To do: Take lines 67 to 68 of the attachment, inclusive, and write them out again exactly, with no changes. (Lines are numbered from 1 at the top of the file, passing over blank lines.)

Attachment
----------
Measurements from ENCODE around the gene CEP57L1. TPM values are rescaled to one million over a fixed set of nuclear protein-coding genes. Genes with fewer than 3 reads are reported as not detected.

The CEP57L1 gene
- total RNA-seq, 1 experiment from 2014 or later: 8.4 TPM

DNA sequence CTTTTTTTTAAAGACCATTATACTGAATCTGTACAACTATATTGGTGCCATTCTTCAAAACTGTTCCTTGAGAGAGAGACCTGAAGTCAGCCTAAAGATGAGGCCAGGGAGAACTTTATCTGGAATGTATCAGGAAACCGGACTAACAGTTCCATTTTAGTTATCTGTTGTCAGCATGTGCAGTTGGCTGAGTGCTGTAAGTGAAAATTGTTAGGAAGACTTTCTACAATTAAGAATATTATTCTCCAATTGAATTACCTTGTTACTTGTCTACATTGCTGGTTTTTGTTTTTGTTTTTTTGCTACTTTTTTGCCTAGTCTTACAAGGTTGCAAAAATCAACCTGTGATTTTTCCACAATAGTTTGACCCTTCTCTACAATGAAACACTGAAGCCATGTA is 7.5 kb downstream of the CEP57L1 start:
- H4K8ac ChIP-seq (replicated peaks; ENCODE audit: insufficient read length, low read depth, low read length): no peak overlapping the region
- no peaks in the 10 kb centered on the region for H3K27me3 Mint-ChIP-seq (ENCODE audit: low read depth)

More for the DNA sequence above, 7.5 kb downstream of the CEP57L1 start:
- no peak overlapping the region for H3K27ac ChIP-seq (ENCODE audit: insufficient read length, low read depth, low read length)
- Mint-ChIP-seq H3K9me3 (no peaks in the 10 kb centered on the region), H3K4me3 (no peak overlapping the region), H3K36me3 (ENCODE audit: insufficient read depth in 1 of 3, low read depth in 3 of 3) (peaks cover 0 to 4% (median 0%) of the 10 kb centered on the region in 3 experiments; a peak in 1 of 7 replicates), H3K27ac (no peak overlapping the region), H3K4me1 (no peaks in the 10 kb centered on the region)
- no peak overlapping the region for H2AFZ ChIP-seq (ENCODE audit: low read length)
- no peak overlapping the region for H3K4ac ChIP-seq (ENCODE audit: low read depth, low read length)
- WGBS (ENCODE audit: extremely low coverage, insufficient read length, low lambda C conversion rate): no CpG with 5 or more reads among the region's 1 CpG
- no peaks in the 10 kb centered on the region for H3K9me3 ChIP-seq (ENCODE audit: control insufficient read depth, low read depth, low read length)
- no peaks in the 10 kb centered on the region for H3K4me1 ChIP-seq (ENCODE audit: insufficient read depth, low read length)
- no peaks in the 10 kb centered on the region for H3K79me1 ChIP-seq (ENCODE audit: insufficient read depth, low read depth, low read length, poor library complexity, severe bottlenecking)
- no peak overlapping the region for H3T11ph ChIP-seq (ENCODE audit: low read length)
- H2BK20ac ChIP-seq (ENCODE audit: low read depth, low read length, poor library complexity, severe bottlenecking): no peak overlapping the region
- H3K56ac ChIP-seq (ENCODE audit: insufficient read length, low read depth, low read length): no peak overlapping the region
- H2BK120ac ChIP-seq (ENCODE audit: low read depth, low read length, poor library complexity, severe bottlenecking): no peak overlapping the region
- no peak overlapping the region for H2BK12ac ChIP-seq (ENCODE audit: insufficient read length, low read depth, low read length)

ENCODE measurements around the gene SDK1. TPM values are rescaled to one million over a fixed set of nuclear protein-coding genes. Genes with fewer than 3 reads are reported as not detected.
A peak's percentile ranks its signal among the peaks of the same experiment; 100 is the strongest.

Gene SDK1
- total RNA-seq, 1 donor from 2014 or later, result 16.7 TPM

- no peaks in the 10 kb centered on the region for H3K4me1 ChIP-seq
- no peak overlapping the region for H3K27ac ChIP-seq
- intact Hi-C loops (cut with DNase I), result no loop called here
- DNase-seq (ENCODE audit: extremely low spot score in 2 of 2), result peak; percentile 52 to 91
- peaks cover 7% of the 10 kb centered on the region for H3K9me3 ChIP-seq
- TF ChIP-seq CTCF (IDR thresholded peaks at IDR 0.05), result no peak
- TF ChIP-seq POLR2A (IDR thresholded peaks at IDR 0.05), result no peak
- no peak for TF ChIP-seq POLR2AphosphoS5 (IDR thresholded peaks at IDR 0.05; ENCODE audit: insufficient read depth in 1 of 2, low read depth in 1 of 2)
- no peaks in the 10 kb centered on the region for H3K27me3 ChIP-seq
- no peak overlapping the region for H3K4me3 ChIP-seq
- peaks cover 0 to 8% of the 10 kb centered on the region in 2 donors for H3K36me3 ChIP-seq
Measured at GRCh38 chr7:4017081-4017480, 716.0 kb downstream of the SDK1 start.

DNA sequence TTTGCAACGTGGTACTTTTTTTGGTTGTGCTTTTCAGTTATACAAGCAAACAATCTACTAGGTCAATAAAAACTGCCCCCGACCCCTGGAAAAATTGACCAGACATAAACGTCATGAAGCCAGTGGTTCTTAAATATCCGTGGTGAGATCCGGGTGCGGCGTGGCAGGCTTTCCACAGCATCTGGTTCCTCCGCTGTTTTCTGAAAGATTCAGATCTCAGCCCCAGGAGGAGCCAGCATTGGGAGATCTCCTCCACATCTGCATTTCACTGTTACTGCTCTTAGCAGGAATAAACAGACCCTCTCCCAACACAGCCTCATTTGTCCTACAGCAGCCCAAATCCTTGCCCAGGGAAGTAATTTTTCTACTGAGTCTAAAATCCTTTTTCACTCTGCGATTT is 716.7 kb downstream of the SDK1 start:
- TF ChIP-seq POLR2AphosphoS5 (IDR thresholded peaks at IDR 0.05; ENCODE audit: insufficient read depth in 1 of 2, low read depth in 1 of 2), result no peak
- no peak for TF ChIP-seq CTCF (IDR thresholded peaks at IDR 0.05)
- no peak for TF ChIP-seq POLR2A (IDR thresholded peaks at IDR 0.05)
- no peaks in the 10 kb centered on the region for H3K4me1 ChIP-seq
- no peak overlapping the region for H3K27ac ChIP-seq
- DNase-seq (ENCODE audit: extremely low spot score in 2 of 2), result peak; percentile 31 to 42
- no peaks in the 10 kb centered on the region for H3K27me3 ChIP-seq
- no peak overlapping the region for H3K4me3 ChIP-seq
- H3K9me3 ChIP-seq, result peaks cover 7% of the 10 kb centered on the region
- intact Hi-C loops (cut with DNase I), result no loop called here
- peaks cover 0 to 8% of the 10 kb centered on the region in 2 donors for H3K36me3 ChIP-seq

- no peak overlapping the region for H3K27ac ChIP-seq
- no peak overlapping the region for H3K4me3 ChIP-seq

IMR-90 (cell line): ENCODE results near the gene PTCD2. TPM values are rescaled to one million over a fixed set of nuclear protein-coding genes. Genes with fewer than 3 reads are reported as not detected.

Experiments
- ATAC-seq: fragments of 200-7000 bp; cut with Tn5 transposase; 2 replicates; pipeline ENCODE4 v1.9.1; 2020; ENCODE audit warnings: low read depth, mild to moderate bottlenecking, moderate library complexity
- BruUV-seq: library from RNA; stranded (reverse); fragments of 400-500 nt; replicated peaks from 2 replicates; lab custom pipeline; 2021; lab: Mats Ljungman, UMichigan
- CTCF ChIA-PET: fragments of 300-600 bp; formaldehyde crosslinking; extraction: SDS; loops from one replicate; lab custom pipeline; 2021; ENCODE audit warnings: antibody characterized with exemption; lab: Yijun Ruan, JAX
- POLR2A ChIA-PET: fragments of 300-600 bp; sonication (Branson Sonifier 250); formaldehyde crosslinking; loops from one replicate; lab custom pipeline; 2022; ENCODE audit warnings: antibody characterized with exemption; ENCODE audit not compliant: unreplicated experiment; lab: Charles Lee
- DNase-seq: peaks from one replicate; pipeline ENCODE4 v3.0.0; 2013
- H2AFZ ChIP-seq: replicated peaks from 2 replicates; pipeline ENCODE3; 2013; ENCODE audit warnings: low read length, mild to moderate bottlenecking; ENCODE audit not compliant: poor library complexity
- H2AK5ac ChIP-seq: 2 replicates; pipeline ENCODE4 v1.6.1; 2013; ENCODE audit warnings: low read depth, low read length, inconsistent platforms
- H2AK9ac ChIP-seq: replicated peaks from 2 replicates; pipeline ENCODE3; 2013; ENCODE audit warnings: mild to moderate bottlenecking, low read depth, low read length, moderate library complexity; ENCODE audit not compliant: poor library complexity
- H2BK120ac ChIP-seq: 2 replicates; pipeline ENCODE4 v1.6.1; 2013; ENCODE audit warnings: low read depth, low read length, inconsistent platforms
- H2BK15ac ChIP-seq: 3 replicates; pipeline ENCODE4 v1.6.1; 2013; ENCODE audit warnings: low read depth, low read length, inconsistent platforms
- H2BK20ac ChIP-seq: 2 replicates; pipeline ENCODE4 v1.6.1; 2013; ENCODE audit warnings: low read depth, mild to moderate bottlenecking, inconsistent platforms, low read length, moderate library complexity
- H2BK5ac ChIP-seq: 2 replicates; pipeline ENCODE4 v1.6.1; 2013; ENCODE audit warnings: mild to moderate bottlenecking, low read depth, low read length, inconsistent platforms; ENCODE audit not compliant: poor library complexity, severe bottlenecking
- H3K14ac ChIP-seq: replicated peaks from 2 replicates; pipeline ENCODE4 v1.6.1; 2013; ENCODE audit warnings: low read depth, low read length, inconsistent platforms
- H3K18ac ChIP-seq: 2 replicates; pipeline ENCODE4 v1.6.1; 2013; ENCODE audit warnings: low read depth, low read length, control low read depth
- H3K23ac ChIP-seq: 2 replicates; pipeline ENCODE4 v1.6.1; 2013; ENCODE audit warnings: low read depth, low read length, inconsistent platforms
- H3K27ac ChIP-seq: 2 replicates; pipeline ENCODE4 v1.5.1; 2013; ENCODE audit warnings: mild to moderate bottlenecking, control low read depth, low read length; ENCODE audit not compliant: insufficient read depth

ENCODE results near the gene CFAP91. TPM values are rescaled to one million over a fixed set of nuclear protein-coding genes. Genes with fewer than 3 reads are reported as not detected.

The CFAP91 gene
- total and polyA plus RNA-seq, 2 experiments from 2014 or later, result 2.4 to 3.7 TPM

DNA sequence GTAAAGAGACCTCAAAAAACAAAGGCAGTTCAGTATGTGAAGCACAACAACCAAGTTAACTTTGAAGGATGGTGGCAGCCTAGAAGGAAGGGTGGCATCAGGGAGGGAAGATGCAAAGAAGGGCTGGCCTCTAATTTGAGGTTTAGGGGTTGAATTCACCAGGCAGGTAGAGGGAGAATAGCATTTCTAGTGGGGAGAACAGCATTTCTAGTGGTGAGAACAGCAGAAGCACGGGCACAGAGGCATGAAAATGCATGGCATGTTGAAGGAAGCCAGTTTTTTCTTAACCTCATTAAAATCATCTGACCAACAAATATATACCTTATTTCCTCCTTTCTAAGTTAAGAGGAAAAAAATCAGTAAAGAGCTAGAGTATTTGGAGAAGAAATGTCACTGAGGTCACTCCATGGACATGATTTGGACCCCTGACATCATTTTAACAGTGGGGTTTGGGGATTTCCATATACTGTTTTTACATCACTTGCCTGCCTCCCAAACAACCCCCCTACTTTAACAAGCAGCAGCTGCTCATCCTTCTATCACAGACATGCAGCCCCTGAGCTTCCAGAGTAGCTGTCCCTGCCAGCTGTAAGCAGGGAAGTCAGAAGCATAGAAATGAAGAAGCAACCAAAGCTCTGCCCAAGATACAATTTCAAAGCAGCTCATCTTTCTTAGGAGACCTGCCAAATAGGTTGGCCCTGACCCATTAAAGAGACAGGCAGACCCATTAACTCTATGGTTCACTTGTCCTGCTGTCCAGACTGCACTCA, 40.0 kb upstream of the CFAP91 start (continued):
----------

- H3K23ac ChIP-seq: 2 replicates; pipeline ENCODE4 v1.6.1; 2013; ENCODE audit warnings: low read depth, low read length, inconsistent platforms
- H3K27ac ChIP-seq: 2 replicates; pipeline ENCODE4 v1.5.1; 2013; ENCODE audit warnings: mild to moderate bottlenecking, control low read depth, low read length; ENCODE audit not compliant: insufficient read depth